Georgia House backs expansion of state Supreme Court

ATLANTA (AP) - The Georgia House on Thursday approved Gov. Nathan Deal's proposal to add two justices to the Supreme Court, potentially giving the Republican governor a lasting impact on the state's highest court.

Georgia's Constitution already permits up to nine justices, but state law provides for seven.

Under the bill, Deal would appoint justices to fill the new high court seats. If the proposal becomes law, Deal will have appointed at least five justices by the time he leaves office at the end of 2018.

Two sitting justices are expected to retire before Deal's term ends, because Georgia's Constitution requires that justices retire by age 75 or risk their retirement benefits. Court spokeswoman Jane Hansen said Tuesday that Chief Justice Hugh Thompson would need to retire by July 2018 and Presiding Justice P. Harris Hines by September 2018.

Deal also appointed Justice Keith Blackwell to the court in 2012.

House members approved the measure, 120 to 45.

Deal's spokeswoman Jen Talaber declined to comment on the bill Thursday.

Rep. Christian Coomer, one of Deal's floor leaders, sponsored the measure. Coomer, R-Cartersville, told House members that the state's growing population and economy require more Supreme Court justices.

A larger court could be more efficient, for example, by allowing 3-member panels to review cases and make recommendations to the full body, Coomer said.

The measure also removes some types of court cases from the Supreme Court's responsibilities, following a recommendation made by a panel Deal appointed last year. Matters involving land titles, equity, wills, extraordinary remedies and divorce and alimony would move to the Georgia Court of Appeals. Those cases represented about 23 percent of the Supreme Court's caseload during the last three years, according to the panel's report.

In his State of the Judiciary speech to legislators last month, Supreme Court Chief Justice Hugh Thompson said the changes would not lessen the high court's overall workload.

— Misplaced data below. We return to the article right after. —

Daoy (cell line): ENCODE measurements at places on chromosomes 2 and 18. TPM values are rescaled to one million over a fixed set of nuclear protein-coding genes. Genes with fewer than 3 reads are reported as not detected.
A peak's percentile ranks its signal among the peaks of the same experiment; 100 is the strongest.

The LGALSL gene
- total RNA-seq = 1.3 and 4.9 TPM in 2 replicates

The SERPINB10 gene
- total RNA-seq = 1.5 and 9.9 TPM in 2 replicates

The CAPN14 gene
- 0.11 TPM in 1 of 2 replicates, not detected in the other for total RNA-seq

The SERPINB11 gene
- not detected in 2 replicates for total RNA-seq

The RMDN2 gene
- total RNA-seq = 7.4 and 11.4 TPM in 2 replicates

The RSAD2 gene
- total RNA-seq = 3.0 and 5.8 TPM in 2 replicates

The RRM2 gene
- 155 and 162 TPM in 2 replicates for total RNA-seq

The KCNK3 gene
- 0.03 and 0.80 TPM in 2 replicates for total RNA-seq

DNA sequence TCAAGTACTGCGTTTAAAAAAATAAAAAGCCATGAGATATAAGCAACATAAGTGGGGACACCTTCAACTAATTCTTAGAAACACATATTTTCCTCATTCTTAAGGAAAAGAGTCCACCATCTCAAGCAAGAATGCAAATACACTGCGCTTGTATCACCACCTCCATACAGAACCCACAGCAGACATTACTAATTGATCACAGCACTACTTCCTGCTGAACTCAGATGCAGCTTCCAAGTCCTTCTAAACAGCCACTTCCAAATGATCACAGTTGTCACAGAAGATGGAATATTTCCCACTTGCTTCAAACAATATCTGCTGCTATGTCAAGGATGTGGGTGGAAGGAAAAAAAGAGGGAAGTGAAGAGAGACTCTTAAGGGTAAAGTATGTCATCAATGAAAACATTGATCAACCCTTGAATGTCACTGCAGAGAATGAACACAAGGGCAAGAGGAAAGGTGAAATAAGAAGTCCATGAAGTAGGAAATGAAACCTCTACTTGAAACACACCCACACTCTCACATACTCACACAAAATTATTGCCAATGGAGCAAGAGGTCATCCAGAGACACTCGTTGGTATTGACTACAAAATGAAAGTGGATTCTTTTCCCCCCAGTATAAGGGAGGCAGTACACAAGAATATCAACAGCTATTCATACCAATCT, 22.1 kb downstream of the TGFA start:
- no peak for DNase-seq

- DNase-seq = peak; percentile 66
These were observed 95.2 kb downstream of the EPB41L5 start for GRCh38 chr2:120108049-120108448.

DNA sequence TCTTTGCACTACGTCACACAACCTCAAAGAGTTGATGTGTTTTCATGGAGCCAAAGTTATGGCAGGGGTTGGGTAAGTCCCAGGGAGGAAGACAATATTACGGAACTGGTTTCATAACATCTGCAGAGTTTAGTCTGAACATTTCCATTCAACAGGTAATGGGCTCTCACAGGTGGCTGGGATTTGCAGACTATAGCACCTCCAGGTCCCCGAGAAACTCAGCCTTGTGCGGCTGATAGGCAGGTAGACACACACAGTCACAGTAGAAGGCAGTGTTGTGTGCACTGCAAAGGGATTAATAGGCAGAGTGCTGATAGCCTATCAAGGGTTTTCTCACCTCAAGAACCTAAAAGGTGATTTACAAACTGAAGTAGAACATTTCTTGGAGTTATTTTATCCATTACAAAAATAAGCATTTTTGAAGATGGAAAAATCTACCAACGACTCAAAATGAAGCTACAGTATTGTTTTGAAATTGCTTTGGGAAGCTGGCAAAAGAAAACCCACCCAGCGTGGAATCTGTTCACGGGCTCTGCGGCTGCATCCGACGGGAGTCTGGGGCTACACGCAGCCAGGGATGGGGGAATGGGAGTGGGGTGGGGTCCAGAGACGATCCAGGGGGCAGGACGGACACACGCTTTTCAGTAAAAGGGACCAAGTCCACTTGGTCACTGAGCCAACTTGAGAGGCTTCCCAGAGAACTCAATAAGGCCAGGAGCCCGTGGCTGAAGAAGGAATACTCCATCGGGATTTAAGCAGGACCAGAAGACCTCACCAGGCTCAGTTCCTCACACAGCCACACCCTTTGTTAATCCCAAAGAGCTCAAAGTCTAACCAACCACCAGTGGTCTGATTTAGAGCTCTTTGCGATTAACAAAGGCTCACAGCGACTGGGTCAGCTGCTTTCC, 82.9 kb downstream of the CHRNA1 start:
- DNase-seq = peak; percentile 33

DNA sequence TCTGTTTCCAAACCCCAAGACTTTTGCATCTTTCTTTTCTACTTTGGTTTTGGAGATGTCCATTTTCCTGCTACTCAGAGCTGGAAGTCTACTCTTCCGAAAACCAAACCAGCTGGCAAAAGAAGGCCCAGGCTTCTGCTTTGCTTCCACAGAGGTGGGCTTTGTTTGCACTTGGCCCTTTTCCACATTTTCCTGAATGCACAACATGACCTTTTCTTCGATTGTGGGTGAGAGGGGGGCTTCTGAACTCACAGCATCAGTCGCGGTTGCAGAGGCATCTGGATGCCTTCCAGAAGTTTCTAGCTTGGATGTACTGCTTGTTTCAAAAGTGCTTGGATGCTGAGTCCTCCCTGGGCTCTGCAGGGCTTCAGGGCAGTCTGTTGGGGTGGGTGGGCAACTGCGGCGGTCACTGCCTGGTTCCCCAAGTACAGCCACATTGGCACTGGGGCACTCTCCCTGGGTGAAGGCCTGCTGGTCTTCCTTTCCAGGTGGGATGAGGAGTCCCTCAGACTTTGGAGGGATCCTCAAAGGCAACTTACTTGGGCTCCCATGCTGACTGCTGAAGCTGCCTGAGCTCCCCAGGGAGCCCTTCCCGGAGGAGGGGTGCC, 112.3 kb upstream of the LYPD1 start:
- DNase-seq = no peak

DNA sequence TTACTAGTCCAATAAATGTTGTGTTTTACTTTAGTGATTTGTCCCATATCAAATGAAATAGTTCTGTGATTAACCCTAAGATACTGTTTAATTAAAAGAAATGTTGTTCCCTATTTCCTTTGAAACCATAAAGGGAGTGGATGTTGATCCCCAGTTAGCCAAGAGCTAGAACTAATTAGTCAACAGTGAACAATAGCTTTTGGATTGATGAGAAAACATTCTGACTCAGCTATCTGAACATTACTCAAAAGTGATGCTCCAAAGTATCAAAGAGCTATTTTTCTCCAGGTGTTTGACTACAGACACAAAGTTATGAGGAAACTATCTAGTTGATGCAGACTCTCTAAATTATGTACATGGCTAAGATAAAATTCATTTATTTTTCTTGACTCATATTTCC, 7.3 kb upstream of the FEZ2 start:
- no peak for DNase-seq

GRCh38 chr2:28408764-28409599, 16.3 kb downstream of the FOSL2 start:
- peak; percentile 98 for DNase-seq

"Rather, the intent is to free up the state's highest court to devote more time and energy to the most complex and the most difficult cases that have the greatest implications for the law and society at large," he said in his prepared remarks.

House Democrats and a handful of Republicans voted against the measure. Minority Leader Stacey Abrams said lawmakers should see how the changes to the court's responsibilities affect its workload before adding new justices.

"To simultaneously increase the size of the court without really understanding the necessity, I find problematic," Abrams said. "There are political concerns, always, about appointments to the court and the positions that those new justices would take. I think that's inherent in any changes you make to the judiciary."

Georgia Supreme Court seats come up for election every six years, but incumbents rarely lose.

Georgia State University law professor Neil Kinkopf said the current court makeup proves that, noting that even though Republicans have taken overwhelming control over the state over the past decade or so, Democratic appointees to the high court have managed to hold onto their seats, even in the face of significant efforts to oust them.

Kinkopf is skeptical of adding justices, likening the effort to an attempt by former U.S. President Franklin Delano Roosevelt to add U.S. Supreme Court justices when he was frustrated by sitting members' rulings.

"There is no credible substantive case on the merits for expanding the size of the Georgia Supreme Court," he said.

Georgia would join three states where nine justices serve on highest courts, according to data kept by the National Center for State Courts. Two states have split their high courts: Texas has separate nine-member panels for civil and criminal issues and Oklahoma has a nine-member Supreme Court for civil matters.

Georgia isn't the only state considering a change this year. Lawmakers in Arizona are debating adding 2 members to its five-member court, while lawmakers in Washington are trying to cut its nine-member court to five.

The Georgia bill now goes to the state Senate for review.